Part of My Test Garden
Several years ago I decided to use parts of my garden as a ‘test garden’ so I could see how plants behaved under different growing conditions (can plants labeled as full sun actually thrive in part shade), to see how placement of plants affects deer browsing (I’m beginning to think there is something to the theory of deer pathways and how plants planted near a known deer pathway are highly vulnerable to browsing), to see if plants recently listed as cold-hardy for zone 6 will survive here in Stamford, CT (stay tuned for a post about my Crape Myrtle) and often just to see how plants actually perform in garden situations. The way a plant grows here in my Connecticut garden (zone 6) will be different than how it grows somewhere else.
As a landscape designer and garden coach, I am especially interested in real-life performance so I can relate that experience to my clients. My test garden allow me to ‘try out’ plant combinations in my own garden before using them in a client’s garden. I can observe plant combinations over an entire growing season, not just a day or two. Since every garden is constantly changing, it never looks the same for more than a few days at a time. It’s easy to focus on flower color when combining plants but a successful marriage of plants is about more than color. I have seen plant combinations that are pleasing during the spring and summer become spectacular during the fall as foliage changes color. And I’ve found the opposite true too!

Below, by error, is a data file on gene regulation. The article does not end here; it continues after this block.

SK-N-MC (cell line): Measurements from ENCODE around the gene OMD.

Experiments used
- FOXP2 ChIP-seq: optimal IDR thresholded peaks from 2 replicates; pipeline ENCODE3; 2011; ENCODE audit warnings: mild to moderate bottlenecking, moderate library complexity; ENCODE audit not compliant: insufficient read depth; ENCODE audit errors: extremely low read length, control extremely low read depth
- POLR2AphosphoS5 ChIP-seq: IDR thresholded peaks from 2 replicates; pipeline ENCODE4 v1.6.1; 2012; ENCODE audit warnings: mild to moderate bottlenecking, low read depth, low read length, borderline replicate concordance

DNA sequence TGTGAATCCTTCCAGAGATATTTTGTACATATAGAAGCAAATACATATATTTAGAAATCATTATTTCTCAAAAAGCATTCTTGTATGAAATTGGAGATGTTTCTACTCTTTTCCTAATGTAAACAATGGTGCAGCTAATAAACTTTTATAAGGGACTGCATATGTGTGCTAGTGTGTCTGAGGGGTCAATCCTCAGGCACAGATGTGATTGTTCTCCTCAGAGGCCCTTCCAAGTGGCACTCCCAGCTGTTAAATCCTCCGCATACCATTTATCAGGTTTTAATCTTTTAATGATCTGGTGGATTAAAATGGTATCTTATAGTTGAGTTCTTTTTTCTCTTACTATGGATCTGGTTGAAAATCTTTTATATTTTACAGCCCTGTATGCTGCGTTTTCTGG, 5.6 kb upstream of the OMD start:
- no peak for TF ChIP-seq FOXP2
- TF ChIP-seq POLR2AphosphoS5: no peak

And I always looking for ways to outsmart the deer so that I can grow more ornamentals that are not on the ‘deer-resistant’ plant list. Yes, I know, no plant is truly deer-resistant but I am always interested in trying out plants that other area gardeners have luck with to see how they perform for me.
Northern Sea Oats
One problem with a test garden is that I ignore some of the rules of good landscape design that I try hard to impress on my clients. I may buy more than one of the same variety of plant but I rarely plant them next to each other to create drifts of color or interest. For example, I just purchased three Chasmanthium latofolium (Northern Sea Oats) , a wonderful native ornamental grass that is supposed to thrive in a wide range of site conditions, and planted one in full shade and the other two in varying degrees of part shade. While many gardening books list Northern Sea Oats as a partial shade plant I have seen some that say it will survive in full shade so I’m looking forward to seeing how they all perform this year.
I also use my test garden to try out different kinds of deer repellent. I have had varying degrees of success with different products and am currently trialing Liquid Fence since I’ve heard such great things about it from other gardeners who swear by it. I just sprayed for the first time last week and all I can say for sure it that it is by far the worst smelling product I’ve ever used in my garden!
More Notes From My Test Garden to follow shortly…